Chances are, you've never seen a Norwegian film. Unlike other Nordic countries, Norway isn't exactly known as a cinematic powerhouse. Thanks to a simmering little film starring a Swedish actor, that may start changing. 

A Somewhat Gentle Man (En ganske snill mann) is a fair description of a small-time criminal released from prison after serving a 12-year sentence. Whatever he was in his pre-prison days, the now passive Ulrik (Stellan Skarsgård) has the opportunity to start his life over, only there isn't much of a life for him on the outside. He has no job, his wife left him, and his son is busy with a life of his own. Reliant on the charity of his old crime boss to find housing and gainful employment, Ulrik is not so much a broken man but a diminished one, a stranger in his own life. For all his passivity, Ulrik is the unlikely catalyst for change in the lives around him who use him for their own gain.

Ulrik's old boss Rune (Bjørn Floberg) gets to pretend he's still a crime boss, despite driving a cranky older car and working with an often-abused sidekick (Gard B. Eidsvold). He benevolently reminds Ulrik of the fact he financially supported the family that's disowned him and the importance of revenge as finds Ulrik a place to stay and a job. Ulrik ends up in Rune's sister Karen Margrethe's basement, with a job in Sven's (Bjørn Sundquist) garage, where the lovely and surly Merete (Jannike Kruse) lurks.  Karen Margrethe (Jorunn Kjellsby) is a worn battleaxe of a woman, hard used by men, but finds an unlikely opportunity in Ulrik. Sven just wants Ulrik to keep fixing cars and to stay away from Merete. Ulrik obliges them all until his reticence to get even with the snitch who landed him in prison forces Ulrik to start taking somewhat gentle steps into regaining control of his life.  

Fantastic Fest Review: 13 Assassins


13 Assassins

It was only out of dedication to Slackerwood that I decided to brave the Fantastic Fest 2010 closing-night film, 13 Assassins (Jûsan-nin no shikaku). I had a very understandable reluctance to see anything directed by Takashi Miike, having once heard my brother describe the "awesomeness" of Audition to me in intense detail. I know he's made family films, but I was still justifiably wary of a Miike movie with the word "assassins" in the title. Let's face it, I am squeamish about certain kinds of violence in movies.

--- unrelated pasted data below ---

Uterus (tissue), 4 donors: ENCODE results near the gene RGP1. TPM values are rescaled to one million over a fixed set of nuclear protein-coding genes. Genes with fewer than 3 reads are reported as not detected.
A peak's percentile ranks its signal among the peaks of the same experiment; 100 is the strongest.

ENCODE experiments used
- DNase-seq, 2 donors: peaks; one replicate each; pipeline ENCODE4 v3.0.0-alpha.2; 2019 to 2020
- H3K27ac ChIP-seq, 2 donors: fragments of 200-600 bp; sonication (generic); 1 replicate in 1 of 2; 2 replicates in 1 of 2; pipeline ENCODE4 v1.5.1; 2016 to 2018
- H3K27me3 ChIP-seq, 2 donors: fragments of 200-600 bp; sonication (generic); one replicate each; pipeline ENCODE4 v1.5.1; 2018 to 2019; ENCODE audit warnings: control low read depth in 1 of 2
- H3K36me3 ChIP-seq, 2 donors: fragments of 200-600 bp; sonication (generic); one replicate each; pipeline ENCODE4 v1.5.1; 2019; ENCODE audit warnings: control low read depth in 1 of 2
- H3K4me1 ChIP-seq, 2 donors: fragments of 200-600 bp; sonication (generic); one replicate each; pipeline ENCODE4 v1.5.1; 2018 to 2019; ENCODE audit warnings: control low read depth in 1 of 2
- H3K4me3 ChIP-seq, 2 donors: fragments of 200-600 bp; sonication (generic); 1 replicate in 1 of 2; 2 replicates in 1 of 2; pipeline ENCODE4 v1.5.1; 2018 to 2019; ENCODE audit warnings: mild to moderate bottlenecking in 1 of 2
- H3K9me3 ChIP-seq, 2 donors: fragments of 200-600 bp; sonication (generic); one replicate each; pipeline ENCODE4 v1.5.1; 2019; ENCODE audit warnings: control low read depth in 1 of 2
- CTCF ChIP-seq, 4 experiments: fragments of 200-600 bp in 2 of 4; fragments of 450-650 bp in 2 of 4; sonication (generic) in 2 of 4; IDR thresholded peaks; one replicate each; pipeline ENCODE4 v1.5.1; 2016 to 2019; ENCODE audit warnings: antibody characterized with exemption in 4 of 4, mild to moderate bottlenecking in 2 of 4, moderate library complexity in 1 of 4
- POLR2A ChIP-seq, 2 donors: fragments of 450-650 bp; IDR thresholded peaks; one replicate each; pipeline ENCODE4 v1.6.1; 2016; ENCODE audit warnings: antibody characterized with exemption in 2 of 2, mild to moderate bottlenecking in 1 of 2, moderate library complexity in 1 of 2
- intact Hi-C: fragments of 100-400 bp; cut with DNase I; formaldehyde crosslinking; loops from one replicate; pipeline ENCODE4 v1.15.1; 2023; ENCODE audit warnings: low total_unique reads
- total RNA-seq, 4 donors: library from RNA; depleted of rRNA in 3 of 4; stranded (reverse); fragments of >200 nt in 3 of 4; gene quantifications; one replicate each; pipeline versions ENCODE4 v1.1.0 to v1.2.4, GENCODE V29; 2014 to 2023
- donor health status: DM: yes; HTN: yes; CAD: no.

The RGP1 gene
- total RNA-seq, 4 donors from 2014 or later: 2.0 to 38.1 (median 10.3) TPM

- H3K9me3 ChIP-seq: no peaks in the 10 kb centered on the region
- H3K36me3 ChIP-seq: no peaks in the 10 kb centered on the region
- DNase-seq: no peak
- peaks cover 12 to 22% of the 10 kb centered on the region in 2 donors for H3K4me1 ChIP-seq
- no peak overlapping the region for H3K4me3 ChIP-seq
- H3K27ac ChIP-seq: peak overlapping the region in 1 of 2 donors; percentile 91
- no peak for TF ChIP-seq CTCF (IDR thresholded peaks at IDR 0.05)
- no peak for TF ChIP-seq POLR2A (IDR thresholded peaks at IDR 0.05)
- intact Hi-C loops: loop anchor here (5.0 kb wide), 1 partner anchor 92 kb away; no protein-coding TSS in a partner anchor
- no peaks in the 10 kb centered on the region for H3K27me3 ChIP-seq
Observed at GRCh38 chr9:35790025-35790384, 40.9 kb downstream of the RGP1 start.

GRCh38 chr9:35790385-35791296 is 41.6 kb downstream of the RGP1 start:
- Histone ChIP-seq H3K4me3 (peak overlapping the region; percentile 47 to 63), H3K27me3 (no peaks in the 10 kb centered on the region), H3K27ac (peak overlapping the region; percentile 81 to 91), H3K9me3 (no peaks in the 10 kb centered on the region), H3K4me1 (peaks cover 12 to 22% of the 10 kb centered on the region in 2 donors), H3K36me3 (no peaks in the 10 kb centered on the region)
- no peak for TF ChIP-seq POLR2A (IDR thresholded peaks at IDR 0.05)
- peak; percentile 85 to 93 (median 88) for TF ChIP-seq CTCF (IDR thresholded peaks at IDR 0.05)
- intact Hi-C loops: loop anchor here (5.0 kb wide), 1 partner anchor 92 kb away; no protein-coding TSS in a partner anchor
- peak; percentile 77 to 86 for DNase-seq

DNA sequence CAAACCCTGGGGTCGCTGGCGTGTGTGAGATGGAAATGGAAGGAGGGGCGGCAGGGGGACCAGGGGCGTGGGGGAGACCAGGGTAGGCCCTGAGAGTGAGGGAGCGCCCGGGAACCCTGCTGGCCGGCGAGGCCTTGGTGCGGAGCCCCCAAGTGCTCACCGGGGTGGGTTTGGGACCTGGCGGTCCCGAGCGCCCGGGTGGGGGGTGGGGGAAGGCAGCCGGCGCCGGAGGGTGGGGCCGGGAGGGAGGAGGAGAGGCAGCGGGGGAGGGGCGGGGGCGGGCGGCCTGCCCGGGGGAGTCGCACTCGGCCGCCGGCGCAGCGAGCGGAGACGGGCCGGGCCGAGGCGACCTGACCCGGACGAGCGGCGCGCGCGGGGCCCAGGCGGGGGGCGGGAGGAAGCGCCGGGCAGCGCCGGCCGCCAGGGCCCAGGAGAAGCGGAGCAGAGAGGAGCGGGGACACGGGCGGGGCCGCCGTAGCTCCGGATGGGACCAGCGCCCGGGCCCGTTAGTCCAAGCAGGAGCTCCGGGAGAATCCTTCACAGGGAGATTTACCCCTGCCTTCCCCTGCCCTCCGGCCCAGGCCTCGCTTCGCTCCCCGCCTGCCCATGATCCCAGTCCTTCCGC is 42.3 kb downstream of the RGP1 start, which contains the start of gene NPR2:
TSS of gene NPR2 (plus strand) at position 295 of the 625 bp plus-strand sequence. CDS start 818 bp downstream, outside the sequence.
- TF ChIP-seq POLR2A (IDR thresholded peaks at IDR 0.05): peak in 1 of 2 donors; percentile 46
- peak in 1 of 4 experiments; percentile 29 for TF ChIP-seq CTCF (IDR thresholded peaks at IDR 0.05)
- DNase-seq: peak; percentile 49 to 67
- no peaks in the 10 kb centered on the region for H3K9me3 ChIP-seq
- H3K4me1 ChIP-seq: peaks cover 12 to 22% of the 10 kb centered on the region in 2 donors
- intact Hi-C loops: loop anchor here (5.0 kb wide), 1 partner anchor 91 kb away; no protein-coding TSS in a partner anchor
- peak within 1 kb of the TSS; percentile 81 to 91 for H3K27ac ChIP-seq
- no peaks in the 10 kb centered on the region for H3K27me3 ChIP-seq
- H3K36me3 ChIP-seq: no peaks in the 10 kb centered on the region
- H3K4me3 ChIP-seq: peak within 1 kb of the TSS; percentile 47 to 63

Fortunately, 13 Assassins had no more violence and gore than a Sam Peckinpah movie. In fact, if Peckinpah had decided to remake The Seven Samurai, this might have been the result. "No more gore than Peckinpah" doesn't exactly mean we're in G-rated territory, but I can deal with limbs and heads being sliced off, as long as it's done relatively quickly and not as lingering scenes of torture. A whole lot of people are brutally killed in 13 Assassins, but it's mostly straightforward death in battle. One character has been tortured and mutilated, but we only see the results at a later date, we don't have to watch it happening. Thankfully.

13 Assassins is actually a remake of a 1963 Japanese film, with a traditional story. This version is set near the end of the shogun/samurai period of Japanese history in the mid-19th century. Lord Naritsugu (Gorô Inagaki) has amply demonstrated that he is psychotic, and his actions have brought shame on the shogun. The shogun has asked Sir Doi (Mikijiro Hira), the leader of his samurai, to take care of Naritsugu in a non-public way ... and to do so before Naritsugu reaches the Akamai district, where he where he will be named as the shogun's second in command.

Fantastic Fest Review: Drones


In a festival filled with brutality and and splatter effects, one might think a straightforward rom-com would get lost in the gore. But Drones was not only a refreshing break, but stands on its own as a witty tale of an office romance with a twist ... aliens.

Yes, aliens. Yet the film contains no CGI, no prosthetics or special cosmetics, just a guy and a gal and impending alien invasions. "Boy meets girl but she's an alien" is not a new plot device, but writers Ben Acker and Ben Blacker capture interpersonal dynamics with dry wit while embedding a science-fiction theme within a very typical office, although with a very unusual copy machine. 

Brian (Jonathan M. Woodward, Firefly) is a dedicated worker bee of an office drone, who has a crush on Amy (Angela Bettis, May) across the aisle. Brian's best friend and coworker Clark (Samm Levine, Inglourious Basterds) pushes Brian into finally asking Amy out. Things get complicated when Brian finds that his girlfriend isn't just out of this world, she's from out of this world. And so is his best friend.